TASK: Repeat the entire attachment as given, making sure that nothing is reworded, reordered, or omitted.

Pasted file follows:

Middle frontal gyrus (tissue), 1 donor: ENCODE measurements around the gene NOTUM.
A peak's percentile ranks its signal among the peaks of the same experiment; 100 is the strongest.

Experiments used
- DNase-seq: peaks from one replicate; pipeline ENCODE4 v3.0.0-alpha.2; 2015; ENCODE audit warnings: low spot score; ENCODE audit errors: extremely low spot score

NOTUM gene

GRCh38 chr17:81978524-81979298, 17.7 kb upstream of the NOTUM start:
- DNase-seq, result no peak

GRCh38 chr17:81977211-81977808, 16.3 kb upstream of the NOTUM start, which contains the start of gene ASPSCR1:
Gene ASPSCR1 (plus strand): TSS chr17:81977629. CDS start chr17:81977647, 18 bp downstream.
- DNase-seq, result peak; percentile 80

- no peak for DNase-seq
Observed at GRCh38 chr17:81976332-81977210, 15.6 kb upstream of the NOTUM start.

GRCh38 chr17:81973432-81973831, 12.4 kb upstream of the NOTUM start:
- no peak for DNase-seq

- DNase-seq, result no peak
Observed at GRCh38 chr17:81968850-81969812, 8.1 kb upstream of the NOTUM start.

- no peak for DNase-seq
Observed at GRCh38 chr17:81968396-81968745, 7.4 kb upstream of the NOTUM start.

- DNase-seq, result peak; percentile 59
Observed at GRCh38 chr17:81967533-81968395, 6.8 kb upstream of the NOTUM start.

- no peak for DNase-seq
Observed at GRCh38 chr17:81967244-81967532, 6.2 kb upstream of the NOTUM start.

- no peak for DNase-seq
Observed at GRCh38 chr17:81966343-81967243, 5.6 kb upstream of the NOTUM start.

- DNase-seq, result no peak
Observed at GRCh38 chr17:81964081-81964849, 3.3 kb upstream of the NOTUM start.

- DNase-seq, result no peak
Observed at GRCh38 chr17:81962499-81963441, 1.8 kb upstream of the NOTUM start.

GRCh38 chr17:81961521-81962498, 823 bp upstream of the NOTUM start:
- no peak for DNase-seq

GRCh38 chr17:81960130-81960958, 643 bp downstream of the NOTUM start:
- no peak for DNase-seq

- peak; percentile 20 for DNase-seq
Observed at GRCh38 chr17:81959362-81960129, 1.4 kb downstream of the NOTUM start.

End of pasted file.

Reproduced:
Middle frontal gyrus (tissue), 1 donor: ENCODE measurements around the gene NOTUM.
A peak's percentile ranks its signal among the peaks of the same experiment; 100 is the strongest.

Experiments used
- DNase-seq: peaks from one replicate; pipeline ENCODE4 v3.0.0-alpha.2; 2015; ENCODE audit warnings: low spot score; ENCODE audit errors: extremely low spot score

NOTUM gene

GRCh38 chr17:81978524-81979298, 17.7 kb upstream of the NOTUM start:
- DNase-seq, result no peak

GRCh38 chr17:81977211-81977808, 16.3 kb upstream of the NOTUM start, which contains the start of gene ASPSCR1:
Gene ASPSCR1 (plus strand): TSS chr17:81977629. CDS start chr17:81977647, 18 bp downstream.
- DNase-seq, result peak; percentile 80

- no peak for DNase-seq
Observed at GRCh38 chr17:81976332-81977210, 15.6 kb upstream of the NOTUM start.

GRCh38 chr17:81973432-81973831, 12.4 kb upstream of the NOTUM start:
- no peak for DNase-seq

- DNase-seq, result no peak
Observed at GRCh38 chr17:81968850-81969812, 8.1 kb upstream of the NOTUM start.

- no peak for DNase-seq
Observed at GRCh38 chr17:81968396-81968745, 7.4 kb upstream of the NOTUM start.

- DNase-seq, result peak; percentile 59
Observed at GRCh38 chr17:81967533-81968395, 6.8 kb upstream of the NOTUM start.

- no peak for DNase-seq
Observed at GRCh38 chr17:81967244-81967532, 6.2 kb upstream of the NOTUM start.

- no peak for DNase-seq
Observed at GRCh38 chr17:81966343-81967243, 5.6 kb upstream of the NOTUM start.

- DNase-seq, result no peak
Observed at GRCh38 chr17:81964081-81964849, 3.3 kb upstream of the NOTUM start.

- DNase-seq, result no peak
Observed at GRCh38 chr17:81962499-81963441, 1.8 kb upstream of the NOTUM start.

GRCh38 chr17:81961521-81962498, 823 bp upstream of the NOTUM start:
- no peak for DNase-seq

GRCh38 chr17:81960130-81960958, 643 bp downstream of the NOTUM start:
- no peak for DNase-seq

- peak; percentile 20 for DNase-seq
Observed at GRCh38 chr17:81959362-81960129, 1.4 kb downstream of the NOTUM start.